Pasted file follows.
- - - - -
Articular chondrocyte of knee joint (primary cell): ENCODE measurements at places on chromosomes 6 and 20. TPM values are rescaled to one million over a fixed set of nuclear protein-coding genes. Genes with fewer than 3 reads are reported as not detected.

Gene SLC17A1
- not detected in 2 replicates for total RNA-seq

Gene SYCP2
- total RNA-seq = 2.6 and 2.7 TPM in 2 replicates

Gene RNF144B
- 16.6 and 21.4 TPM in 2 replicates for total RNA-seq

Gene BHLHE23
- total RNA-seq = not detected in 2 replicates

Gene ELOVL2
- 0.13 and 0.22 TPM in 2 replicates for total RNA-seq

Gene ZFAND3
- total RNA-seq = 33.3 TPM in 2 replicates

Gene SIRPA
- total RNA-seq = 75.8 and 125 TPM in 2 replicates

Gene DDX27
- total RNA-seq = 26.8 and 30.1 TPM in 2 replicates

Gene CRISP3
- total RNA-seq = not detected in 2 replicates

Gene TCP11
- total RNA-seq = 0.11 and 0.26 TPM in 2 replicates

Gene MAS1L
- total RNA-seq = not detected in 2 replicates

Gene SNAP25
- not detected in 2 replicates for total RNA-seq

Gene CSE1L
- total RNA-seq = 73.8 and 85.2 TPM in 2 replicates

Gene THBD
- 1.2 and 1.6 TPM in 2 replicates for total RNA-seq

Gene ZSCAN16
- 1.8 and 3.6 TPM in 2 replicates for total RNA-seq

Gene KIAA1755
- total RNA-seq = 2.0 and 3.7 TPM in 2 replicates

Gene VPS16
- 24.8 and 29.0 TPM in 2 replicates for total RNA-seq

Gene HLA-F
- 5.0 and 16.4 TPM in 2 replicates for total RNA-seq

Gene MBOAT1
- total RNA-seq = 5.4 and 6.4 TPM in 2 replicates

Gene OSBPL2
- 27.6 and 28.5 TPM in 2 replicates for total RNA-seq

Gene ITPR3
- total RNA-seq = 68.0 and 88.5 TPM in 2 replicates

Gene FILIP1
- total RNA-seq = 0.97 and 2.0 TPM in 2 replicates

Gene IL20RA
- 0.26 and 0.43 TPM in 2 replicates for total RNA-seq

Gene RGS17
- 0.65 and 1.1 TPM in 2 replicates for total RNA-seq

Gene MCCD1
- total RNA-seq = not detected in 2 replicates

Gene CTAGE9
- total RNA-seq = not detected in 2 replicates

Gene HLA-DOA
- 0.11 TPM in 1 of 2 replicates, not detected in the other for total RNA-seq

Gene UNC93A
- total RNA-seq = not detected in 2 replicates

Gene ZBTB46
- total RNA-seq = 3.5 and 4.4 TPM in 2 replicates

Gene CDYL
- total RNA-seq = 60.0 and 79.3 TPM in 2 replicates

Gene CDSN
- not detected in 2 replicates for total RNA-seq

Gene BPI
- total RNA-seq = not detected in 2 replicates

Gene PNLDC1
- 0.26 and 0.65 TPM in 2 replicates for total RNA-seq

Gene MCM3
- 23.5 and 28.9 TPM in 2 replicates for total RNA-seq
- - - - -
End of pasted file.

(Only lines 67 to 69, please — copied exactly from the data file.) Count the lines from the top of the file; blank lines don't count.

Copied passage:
- 0.26 and 0.65 TPM in 2 replicates for total RNA-seq

Gene MCM3
- 23.5 and 28.9 TPM in 2 replicates for total RNA-seq